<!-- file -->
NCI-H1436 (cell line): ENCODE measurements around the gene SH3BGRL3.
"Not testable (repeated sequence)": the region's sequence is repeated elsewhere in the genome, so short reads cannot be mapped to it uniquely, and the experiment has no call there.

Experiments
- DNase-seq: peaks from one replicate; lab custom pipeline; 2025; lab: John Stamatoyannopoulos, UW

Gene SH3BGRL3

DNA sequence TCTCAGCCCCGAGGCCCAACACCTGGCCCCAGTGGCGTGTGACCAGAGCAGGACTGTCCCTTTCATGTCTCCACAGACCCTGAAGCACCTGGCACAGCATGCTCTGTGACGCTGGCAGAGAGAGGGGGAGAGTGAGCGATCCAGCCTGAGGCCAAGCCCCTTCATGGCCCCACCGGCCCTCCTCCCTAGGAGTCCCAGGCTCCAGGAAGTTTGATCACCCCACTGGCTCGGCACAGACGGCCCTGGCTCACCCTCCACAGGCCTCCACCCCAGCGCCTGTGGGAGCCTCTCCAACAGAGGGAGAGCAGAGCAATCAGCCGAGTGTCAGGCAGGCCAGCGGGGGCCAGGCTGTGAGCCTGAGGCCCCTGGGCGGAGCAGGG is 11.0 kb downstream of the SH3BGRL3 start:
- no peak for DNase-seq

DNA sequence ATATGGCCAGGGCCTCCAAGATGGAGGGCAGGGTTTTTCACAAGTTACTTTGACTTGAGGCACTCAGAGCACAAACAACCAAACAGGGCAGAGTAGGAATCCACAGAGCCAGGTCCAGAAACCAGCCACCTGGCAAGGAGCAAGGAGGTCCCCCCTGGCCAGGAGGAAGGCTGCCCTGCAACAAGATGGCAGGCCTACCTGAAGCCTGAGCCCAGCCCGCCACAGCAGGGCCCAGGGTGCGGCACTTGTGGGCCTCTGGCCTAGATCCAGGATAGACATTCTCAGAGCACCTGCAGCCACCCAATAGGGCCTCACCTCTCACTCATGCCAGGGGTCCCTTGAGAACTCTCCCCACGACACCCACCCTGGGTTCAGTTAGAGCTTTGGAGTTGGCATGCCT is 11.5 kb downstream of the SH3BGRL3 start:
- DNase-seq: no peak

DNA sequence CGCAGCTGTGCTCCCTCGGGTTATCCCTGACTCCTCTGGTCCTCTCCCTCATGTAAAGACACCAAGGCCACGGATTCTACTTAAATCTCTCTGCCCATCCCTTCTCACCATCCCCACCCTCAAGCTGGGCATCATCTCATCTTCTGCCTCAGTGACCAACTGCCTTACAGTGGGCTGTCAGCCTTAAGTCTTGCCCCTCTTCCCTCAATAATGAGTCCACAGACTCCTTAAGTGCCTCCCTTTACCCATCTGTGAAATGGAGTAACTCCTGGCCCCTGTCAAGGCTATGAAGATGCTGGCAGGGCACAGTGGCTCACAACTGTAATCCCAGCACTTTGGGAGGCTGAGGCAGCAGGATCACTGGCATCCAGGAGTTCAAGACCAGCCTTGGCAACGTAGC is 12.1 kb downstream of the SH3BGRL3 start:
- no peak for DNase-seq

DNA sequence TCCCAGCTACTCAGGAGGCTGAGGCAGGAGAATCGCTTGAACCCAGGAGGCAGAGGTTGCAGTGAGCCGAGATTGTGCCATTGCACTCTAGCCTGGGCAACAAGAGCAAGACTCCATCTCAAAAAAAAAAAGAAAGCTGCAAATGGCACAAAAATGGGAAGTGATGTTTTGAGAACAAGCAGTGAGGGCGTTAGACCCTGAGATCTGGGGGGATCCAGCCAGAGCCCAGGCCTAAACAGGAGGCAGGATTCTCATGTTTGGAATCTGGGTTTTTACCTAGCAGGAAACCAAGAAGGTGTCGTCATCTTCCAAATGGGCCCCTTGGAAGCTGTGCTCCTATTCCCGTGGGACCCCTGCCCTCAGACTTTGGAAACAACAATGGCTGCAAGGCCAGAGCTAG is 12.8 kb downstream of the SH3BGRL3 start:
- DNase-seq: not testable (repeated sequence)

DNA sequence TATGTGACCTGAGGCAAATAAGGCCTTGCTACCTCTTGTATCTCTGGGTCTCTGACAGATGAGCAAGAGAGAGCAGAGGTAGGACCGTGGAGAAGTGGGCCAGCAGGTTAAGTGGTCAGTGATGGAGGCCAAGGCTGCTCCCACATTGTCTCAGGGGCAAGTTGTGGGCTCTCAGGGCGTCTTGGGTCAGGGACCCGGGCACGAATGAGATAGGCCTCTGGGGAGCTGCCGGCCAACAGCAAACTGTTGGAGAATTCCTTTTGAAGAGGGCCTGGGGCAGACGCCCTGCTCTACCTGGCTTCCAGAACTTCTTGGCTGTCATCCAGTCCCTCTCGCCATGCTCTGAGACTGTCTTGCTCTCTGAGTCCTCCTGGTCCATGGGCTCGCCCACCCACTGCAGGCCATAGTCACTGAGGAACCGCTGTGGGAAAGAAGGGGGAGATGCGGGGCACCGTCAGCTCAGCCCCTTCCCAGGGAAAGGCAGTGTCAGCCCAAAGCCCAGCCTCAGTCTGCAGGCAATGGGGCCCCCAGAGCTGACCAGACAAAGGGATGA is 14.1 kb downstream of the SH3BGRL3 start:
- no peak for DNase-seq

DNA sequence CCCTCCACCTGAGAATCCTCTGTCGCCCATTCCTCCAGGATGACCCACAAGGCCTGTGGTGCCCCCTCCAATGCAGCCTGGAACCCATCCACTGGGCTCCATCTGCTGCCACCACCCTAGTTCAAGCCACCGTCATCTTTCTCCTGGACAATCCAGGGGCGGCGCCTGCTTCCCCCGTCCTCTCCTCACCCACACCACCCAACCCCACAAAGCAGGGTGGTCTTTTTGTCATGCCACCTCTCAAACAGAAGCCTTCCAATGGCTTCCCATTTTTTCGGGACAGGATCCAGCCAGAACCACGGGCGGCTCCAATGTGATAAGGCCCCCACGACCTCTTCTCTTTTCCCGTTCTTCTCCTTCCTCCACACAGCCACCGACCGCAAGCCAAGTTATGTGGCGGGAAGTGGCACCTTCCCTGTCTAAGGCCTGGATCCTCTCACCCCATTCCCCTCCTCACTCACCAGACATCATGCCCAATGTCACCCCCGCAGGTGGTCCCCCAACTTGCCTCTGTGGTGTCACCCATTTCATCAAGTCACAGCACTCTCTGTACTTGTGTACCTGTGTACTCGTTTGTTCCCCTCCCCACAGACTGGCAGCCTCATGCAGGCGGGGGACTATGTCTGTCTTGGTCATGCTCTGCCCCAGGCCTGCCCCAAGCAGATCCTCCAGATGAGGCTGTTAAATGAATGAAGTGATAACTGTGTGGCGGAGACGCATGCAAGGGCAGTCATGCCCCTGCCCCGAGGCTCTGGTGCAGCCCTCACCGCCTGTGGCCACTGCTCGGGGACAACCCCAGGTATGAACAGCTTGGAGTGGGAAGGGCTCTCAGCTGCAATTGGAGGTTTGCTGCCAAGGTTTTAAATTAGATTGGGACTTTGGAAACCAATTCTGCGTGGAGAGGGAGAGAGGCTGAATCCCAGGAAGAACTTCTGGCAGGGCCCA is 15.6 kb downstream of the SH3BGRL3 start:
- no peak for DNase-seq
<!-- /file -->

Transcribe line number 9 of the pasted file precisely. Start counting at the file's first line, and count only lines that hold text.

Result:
- DNase-seq: no peak